Key 1. Derail Drew
This goal is easier said that done that’s for sure. The “rolling ball of butcher knives,” as described by Buccaneers head coach Raheem Morris, has imposed his will on most teams this year even when defenses commit to stopping Maurice Jones-Drew at the point of attack by stacking the box with eight defenders.
The leading rusher in the NFL going against the 31st ranked rushing defense seems like a total mismatch and may very well prove to be by 4 p.m. Sunday. But if I am Raheem Morris I am bringing at least eight men down and will even have my cornerbacks cheating in a bit anticipating the run. It will take all 11 defenders getting to the ball on every carry and wrapping up. Diving at knees and ankles or going for a knockout shot won't work against the “bowling ball,” as Mason Foster called Jones-Drew this week.
Tampa Bay has shown the ability to stop the run earlier in the season (New Orleans and Atlanta) against some pretty good backs but as of late it has been a constant source of trouble. Stopping Jones-Drew and making rookie Blaine Gabbert beat you should be the sole focus in defensive meetings coming into Jacksonville.
Key 2. Keep It Simple
Both Raheem Morris and Greg Olson said over the last week they plan on scaling back their units, as they feel they may have given the units too much to handle earlier in the season. I’m not arguing with the reasoning but the timing seems to be questionable. Why now after the Buccaneers have fallen out of the playoff race?
Although it is too late to salvage much from the season, all in all it is probably a good idea. Take a look at Monte Kiffin’s Cover 2 defense. It was a fairly simple scheme but the Buccaneers worked on it over and over until they ran it to perfection. Those guys could have run it in their sleep. Of course they had the horses to run the race. Even so, limiting the checks, formations and blitz packages should only help the young Bucs D. The hope is to give them less to think about and to allow these players to play a lot more on just instinct instead of filling their minds with complex thoughts and responsibilities.
Key 3. More Madu
What was just a minor blip on the radar when training camp began back in late July, former Oklahoma Sooner Mossis Madu has persevered from an extra tackling dummy in camp to a player who has earned the respect of his coaches enough to have some small packages put in the offense now in Week 13.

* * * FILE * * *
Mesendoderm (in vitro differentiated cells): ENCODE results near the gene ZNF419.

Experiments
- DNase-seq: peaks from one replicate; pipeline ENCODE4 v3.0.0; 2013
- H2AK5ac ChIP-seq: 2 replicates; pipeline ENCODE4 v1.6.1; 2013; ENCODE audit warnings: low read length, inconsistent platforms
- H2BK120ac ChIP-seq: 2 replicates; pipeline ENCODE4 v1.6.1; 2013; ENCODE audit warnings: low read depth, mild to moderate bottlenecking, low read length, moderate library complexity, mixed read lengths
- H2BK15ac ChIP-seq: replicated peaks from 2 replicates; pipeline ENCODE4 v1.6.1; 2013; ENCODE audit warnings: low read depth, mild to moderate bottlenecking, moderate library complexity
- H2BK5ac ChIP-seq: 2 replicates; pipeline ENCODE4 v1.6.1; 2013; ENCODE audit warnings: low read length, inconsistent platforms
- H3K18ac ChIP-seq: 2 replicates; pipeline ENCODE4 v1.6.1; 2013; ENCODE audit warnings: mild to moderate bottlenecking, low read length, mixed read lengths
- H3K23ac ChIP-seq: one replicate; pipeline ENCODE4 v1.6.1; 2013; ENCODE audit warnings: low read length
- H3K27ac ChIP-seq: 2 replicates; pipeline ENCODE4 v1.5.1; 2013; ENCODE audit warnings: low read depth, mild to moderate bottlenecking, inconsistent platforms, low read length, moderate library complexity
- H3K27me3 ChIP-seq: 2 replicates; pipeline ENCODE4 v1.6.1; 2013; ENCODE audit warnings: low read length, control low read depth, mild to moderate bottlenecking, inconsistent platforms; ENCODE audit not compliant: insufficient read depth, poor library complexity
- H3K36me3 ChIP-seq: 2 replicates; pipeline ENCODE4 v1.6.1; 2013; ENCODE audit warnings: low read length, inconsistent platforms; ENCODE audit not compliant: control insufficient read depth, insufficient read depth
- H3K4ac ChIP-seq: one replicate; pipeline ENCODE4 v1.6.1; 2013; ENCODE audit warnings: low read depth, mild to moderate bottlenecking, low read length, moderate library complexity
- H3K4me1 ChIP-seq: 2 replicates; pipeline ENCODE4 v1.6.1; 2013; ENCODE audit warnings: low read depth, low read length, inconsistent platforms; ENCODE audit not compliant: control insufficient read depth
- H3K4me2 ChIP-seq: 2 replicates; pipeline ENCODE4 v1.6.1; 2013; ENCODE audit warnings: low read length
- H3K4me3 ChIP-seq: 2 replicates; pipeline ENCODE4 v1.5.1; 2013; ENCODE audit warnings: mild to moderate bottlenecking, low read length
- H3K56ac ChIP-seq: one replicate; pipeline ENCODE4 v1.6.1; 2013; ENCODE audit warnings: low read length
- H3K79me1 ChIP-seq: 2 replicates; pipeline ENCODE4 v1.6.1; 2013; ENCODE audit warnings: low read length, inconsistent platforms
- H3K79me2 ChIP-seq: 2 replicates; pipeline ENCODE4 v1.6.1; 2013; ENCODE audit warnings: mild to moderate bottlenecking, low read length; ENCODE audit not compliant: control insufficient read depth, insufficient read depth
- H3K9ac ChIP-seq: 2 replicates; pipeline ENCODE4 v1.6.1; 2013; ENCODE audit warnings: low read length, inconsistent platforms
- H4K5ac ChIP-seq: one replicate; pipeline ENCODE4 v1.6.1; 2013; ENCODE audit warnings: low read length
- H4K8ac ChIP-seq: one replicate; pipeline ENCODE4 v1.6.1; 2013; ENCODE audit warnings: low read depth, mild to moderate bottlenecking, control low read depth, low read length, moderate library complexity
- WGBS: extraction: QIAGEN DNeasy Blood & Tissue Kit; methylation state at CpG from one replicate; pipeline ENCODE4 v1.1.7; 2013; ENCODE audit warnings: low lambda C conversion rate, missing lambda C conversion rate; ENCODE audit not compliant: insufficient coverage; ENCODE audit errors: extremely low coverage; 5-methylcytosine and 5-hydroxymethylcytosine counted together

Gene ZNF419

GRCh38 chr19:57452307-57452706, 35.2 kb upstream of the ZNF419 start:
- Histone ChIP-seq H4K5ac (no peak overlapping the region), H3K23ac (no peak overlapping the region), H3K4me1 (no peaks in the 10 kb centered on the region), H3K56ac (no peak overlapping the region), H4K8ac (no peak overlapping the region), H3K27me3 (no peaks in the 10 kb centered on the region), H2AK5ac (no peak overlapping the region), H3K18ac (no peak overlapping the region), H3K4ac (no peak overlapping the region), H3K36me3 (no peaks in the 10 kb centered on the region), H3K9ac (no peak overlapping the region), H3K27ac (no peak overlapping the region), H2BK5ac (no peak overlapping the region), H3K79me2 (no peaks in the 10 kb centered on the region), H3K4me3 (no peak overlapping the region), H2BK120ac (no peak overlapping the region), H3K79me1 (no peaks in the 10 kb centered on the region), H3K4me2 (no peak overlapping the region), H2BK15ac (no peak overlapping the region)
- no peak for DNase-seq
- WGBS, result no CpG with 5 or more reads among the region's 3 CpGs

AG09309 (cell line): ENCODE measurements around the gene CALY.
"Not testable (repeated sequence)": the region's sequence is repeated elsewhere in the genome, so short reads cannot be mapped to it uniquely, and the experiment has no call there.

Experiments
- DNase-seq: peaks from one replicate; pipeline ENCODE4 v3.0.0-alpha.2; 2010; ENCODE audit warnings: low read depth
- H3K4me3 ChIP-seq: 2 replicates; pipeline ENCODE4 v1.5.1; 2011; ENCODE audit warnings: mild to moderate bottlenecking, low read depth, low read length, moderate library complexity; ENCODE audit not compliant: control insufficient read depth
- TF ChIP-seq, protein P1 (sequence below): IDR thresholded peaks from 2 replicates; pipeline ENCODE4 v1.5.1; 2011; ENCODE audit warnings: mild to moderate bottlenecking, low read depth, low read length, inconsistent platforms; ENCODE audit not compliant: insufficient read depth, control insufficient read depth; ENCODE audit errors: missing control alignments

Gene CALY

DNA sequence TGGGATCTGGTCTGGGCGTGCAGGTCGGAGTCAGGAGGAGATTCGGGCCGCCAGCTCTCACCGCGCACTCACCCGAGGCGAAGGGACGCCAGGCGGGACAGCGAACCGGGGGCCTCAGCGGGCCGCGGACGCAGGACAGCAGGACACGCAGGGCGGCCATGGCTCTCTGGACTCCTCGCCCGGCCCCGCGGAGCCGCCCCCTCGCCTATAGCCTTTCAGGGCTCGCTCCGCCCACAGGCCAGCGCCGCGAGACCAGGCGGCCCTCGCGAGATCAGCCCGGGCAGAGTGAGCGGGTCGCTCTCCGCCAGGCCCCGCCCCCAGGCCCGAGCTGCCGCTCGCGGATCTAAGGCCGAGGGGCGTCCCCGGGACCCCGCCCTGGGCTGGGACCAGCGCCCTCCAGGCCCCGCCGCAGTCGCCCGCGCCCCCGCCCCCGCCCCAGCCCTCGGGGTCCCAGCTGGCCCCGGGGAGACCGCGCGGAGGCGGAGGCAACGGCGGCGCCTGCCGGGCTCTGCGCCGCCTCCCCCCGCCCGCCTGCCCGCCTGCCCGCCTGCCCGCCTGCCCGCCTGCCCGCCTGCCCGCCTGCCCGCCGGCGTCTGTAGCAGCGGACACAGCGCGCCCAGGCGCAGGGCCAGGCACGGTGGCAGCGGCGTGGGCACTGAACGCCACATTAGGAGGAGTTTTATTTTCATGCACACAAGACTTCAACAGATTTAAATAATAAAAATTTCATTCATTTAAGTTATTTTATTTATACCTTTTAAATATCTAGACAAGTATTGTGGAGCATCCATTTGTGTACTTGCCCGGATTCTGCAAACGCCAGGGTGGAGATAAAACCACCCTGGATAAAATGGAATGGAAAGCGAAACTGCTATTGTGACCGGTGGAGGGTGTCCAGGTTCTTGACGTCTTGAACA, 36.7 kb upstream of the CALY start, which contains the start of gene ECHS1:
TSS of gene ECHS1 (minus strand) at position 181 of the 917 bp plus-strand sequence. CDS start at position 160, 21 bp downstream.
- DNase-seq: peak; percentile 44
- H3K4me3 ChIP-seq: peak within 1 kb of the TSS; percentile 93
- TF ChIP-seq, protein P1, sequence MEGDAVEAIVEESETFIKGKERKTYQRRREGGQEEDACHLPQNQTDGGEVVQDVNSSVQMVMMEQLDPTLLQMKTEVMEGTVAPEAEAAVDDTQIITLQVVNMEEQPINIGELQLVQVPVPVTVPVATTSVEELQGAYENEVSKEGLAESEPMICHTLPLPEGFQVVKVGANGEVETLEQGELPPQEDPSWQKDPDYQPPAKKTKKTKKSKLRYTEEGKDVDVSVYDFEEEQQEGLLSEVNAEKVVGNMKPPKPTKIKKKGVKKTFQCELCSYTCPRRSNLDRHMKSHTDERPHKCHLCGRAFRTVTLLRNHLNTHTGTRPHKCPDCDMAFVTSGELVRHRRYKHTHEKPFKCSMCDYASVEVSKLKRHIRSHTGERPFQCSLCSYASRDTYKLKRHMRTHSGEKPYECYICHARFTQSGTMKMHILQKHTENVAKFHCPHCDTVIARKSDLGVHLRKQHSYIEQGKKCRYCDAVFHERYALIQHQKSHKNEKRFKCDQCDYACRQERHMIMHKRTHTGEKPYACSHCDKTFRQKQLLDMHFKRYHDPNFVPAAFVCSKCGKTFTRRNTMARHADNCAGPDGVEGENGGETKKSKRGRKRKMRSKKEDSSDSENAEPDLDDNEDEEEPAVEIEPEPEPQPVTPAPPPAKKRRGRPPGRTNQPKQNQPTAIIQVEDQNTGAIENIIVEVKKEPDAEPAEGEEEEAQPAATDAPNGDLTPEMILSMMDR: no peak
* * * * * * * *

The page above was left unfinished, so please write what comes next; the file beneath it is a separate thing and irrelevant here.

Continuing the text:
Madu may never be a starting running back in the NFL, or even a third-down running back for that matter, but he has earned the right to at least get a look. In last week’s 38-19 loss to Carolina he showed glimpses of something that has been missing in the Buccaneers backfield for almost two seasons – a change of pace back.
Madu’s shiftiness has been compared to Warrick Dunn by coaches and a few teammates and while he has a lot to prove to be mentioned in the same breath as the former Buccaneers and Falcons star, he looks like Barry Sanders compared to the rigid running style of LeGarrette Blount.
These two may never be the Thunder-and-Lightning package the Giants or other teams run, but at this point Madu certainly looks like an upgrade over Kregg Lumpkin. Tampa Bay may catch the Jaguars off balance or unprepared for the change-of-pace style Madu offers.
Key 4. Get To Gabbert
The Buccaneers defenses of old would hardly be able to sleep the night before a game against a rookie quarterback. But for Bucs fans, those days are long gone and Tampa Bay’s defenders can’t take anything for granted. With that said, this game has the potential to be a get-back-on-track type of matchup as Gabbert has struggled in his limited role this season.
Gabbert does have the game’s top running back working in his favor but a group of average receivers and an offensive line that has protection issues should provide the Buccaneers an opportunity to get to the rookie signal-caller. Gabbert’s completion percentage is below 50 percent (49.5) on the season and his QB rating of 64.5 shows the former Missouri star is struggling with running a pro-style offense after running the spread in college.
The Buccaneers plan on committing to stopping Jones-Drew and if they can get a lead and force Jacksonville and Gabbert to drop back to throw 30 times or more they stand a great chance of snapping their 6-game slide.
Key 5. Call In An Air Strike
The Panthers decided last week if they were going to lose it was going to be on the back (or arm) of Josh Johnson and not on the leaping or run-you-over legs of LeGarrette Blount. It worked well for Carolina and expect the Jaguars to do the same Sunday when they host the Buccaneers.
The Jaguars secondary is so depleted they have Tampa Bay castoff Ashton Youboty as a starter these days. Jacksonville’s defense has been ranked in the top five for most of the season and while they have slipped recently with the secondary shuffle, they can, and probably will, sell-out to stop Blount. This is where either Josh Freeman or Josh Johnson must step up and take advantage of the opportunity to throw the ball.
It will take more than just the quarterback playing well, as the Bucs’ receivers and offensive line must also step up to the challenge.
Off the field distractions, a rookie quarterback and injured Jaguars’ secondary is the perfect recipe for the Buccaneers to finally get back on the track and pick up a win for the first time in a month and a half. The Buccaneers have four games remaining and on paper at least, this game looks like the best chance for Tampa Bay to salvage some promise from an overall disappointing season.
Cook’s Prediction: Buccaneers 24-19
Reynold’s Prediction: Jaguars 21-17
Horchy’s Prediction: Buccaneers 23-16